by Dr.Joseph Mercola, Mercola.com
According to interim estimates released by the US Centers for Disease Control and Prevention (CDC) on February 15, 2019 — which uses data from 3,254 adults and children enrolled in the US Influenza Vaccine Effectiveness Network between November 23, 2018, and February 2, 2019 — the overall adjusted effectiveness of the 2018-19 flu vaccine against all influenza virus infection associated with acute respiratory illness (ARI) needing medical attention was 47 percent.
While the media has played this up as “good news,” and the CDC calls the results “encouraging,” the fact of the matter is the vaccine failed to offer any protection more than half of the time, and for adults over 50, it’s more or less useless.
Among children aged 6 months to 17 years, the 2018 –19 seasonal flu vaccine had an average effectiveness of 61 percent. However, among adults over 50, which is the most vulnerable group, the vaccine had a mere 24 percent effectiveness against all influenza types, and an abysmal 8 percent against influenza A(H1N1)pdm09 infection, which was by far the most common type.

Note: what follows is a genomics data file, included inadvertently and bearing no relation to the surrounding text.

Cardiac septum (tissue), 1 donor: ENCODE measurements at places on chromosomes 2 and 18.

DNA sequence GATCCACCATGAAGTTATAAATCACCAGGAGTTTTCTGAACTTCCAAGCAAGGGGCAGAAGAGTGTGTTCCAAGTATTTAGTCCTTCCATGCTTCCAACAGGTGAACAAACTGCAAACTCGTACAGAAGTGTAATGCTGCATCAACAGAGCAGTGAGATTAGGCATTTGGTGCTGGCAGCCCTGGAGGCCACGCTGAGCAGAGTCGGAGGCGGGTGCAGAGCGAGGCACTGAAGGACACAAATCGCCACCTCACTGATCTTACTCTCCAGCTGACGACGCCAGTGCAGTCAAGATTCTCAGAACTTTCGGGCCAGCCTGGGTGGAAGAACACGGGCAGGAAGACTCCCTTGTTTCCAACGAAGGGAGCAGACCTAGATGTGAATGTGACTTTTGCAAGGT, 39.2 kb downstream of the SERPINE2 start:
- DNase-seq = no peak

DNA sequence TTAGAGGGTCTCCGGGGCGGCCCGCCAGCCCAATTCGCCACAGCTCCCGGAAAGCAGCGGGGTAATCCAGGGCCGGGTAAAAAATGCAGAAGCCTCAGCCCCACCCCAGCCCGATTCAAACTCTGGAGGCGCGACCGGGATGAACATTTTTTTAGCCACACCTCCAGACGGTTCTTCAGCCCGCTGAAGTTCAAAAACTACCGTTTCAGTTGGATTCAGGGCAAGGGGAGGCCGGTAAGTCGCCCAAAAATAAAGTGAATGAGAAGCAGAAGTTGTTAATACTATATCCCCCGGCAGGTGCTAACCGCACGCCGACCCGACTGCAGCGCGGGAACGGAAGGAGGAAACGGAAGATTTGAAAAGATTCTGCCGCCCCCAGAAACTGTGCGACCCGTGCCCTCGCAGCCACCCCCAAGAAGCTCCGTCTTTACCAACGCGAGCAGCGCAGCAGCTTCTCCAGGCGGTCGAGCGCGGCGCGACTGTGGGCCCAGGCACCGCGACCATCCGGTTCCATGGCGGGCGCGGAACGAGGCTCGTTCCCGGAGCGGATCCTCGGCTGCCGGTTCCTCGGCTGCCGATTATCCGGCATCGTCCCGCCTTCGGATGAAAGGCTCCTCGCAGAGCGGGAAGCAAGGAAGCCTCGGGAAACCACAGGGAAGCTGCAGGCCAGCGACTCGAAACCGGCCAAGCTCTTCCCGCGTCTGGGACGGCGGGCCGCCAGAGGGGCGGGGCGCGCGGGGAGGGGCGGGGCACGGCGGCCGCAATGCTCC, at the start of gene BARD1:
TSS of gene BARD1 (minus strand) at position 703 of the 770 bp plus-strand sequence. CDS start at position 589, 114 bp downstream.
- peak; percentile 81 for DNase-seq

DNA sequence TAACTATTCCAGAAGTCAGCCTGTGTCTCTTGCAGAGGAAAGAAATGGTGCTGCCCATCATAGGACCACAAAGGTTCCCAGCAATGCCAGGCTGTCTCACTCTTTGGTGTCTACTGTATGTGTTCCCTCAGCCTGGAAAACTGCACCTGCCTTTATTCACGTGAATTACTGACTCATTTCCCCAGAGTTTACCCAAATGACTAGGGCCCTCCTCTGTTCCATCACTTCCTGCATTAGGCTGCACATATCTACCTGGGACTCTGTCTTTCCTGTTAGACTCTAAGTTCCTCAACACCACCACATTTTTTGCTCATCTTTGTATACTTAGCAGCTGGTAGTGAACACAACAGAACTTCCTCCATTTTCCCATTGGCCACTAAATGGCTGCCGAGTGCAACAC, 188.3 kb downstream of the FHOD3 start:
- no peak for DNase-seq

According to the CDC, the A(H1N1)pdm09 virus was responsible for 74 percent of all influenza A infections for which subtype information was available. What’s more, the CDC notes that, “Among the 3,254 children and adults with ARI … a total of 465 (14 percent) tested positive for influenza virus by real time RT-PCR …”
In other words, of all the people who came down with acute respiratory illness, only 14 percent actually had confirmed influenza. In the vast majority of cases — 86 percent — their respiratory illness was associated with a viral or bacterial infection caused by something other than a type A or B influenza virus.
© 2019 Dr. Joseph Mercola